The dramatic coastal clifftop setting of the 13th century Tintagel Castle in Cornwall was the setting for one of the most legendary acts of debauchery: Uther Pendragon’s sneak seduction of Ygerna (aka Igraine) while magically disguised as her husband Gorlois, Duke of Cornwall. That heated night of rape-by-fraud at Tintagel resulted nine months later in the birth of the Once and Future King, Arthur. What would you do if you got to spend an evening at Tintagel with five of your closest friends?
Think about it carefully and then post your answer on English Heritage’s Tintagel Castle Facebook wall. If your idea has a mass appeal, you get to make it happen. The entrant who gets the most ‘likes’ by August 1st (subject to English Heritage’s discretion, so, like, peeing your name on the ramparts probably won’t cut it even though you’d get plenty of likes) will win private access to the ruins on an evening of your choice between August 6th and August 20th.
Matt Ward, site supervisor at the castle explains: “Tintagel is such a beautiful and atmospheric place, as well as being steeped in history and folklore it has some of the most spectacular views along the English coastline. Never before have we been able to hand over the castle for someone to enjoy exclusively so we’re really excited to see what ideas people will come up with to make the most of it.”
I’m afraid if I were honest in my entry, I’d be sure not to win since I’d just spend the evening nerding out over the ruins and the view and that’s not really a crowd-pleasing concept. Just as well I can’t make it to Cornwall next month. Still, if one of y’all submits an entry please link to it in the comments and you’ll at least get yourself a like or two from other readers.
Although the Tintagel peninsula was in use from Roman Times through the early Middle Ages as an easily defensible location for the peripatetic courts of local kings and chieftains, Tintagel Castle as we know it today began as a Norman stronghold built by Reginald, Earl of Cornwall, in 1145. That was six years after Geoffrey of Monmouth wrote his account of Arthur’s conception in his Historia Regum Britanniae but there’s no evidence of an earlier structure on the spot that Geoffrey could have known as Tintagel Castle. Most of the ruins we see today date from 1233 when Richard, Earl of Cornwall and Henry III’s younger brother, built the main part of the castle. He could well have picked the spot to associate himself with Arthurian legend.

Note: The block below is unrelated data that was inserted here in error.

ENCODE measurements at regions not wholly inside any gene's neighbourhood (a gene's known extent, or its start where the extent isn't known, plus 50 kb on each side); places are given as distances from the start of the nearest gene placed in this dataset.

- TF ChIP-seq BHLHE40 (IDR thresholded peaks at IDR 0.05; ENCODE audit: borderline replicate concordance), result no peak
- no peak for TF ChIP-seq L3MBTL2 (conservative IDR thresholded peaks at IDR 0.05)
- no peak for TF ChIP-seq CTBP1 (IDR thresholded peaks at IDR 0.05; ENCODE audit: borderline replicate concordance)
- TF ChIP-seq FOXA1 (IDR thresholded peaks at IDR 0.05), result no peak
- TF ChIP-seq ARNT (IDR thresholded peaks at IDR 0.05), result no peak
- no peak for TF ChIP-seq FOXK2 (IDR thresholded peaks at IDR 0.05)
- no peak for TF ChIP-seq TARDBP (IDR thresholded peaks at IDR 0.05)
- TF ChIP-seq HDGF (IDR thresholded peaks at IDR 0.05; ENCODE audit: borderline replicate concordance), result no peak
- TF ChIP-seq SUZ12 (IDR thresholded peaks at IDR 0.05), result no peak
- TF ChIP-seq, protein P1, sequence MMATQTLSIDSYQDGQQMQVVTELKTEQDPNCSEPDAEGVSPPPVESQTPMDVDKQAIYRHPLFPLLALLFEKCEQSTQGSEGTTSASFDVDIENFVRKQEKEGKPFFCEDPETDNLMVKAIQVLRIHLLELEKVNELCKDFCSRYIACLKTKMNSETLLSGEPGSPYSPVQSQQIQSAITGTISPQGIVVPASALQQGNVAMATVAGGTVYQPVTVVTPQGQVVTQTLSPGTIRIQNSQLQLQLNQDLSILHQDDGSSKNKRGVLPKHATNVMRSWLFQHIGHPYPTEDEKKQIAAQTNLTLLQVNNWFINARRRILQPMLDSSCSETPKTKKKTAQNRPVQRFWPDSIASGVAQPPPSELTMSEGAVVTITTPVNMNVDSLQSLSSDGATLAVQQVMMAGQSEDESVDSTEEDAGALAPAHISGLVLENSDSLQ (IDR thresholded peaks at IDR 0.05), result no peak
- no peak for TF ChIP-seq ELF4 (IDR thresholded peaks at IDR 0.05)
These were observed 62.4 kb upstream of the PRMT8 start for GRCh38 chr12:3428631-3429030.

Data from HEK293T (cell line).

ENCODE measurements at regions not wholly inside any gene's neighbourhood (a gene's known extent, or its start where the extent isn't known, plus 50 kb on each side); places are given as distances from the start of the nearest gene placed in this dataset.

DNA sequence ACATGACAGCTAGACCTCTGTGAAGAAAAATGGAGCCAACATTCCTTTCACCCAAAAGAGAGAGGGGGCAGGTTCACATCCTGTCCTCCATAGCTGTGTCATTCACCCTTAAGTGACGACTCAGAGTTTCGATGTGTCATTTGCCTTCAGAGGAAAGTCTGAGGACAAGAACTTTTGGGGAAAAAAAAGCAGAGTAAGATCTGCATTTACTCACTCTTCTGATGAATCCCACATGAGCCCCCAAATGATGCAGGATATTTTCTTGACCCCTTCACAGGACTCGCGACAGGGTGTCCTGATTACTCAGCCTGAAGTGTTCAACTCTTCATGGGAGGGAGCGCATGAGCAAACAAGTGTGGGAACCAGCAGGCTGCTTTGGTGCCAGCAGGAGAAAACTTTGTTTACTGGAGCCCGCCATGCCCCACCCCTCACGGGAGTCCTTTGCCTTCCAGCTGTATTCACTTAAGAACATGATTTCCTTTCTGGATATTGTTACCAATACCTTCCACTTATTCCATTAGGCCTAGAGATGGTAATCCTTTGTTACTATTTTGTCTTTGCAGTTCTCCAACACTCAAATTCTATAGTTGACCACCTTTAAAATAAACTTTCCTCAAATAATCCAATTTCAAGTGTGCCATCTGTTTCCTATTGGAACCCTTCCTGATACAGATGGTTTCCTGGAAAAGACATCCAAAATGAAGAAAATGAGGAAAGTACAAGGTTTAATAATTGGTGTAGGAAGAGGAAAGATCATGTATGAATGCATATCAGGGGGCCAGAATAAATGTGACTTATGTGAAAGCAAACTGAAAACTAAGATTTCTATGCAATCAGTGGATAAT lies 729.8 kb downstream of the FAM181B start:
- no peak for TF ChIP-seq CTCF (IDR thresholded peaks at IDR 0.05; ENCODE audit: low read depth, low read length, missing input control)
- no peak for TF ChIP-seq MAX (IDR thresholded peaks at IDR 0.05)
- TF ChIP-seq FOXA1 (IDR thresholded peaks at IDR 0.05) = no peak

The Castle fell into disuse after the death of Edward, the Black Prince, son of King Edward III and Duke of Cornwall, in 1376. The county sheriffs took it over, using the building as a prison and letting the land to shepherds for pasture. With the revival of interest in Arthurian legend during the mid-19th century, the romantic windswept outcroppings of Tintagel became a tourist attraction.
As Monmouth describes it:
A whole week was now past, when, retaining in mind his love to Igerna, [King Uther] said to one of his confidants, named Ulfin de Ricaradoch: “My passion for Igerna is such, that I can neither have ease of mind, nor health of body, till I obtain her: and if you cannot assist me with your advice how to accomplish my desire, the inward torments I endure will kill me.”– “Who can advise you in this matter,” said Ulfin, “when no force will enable us to have access to her in the town of Tintagel? For it is situated upon the sea, and on every side surrounded by it; and there is but one entrance into it, and that through a straight rock, which three men shall be able to defend against the whole power of the kingdom.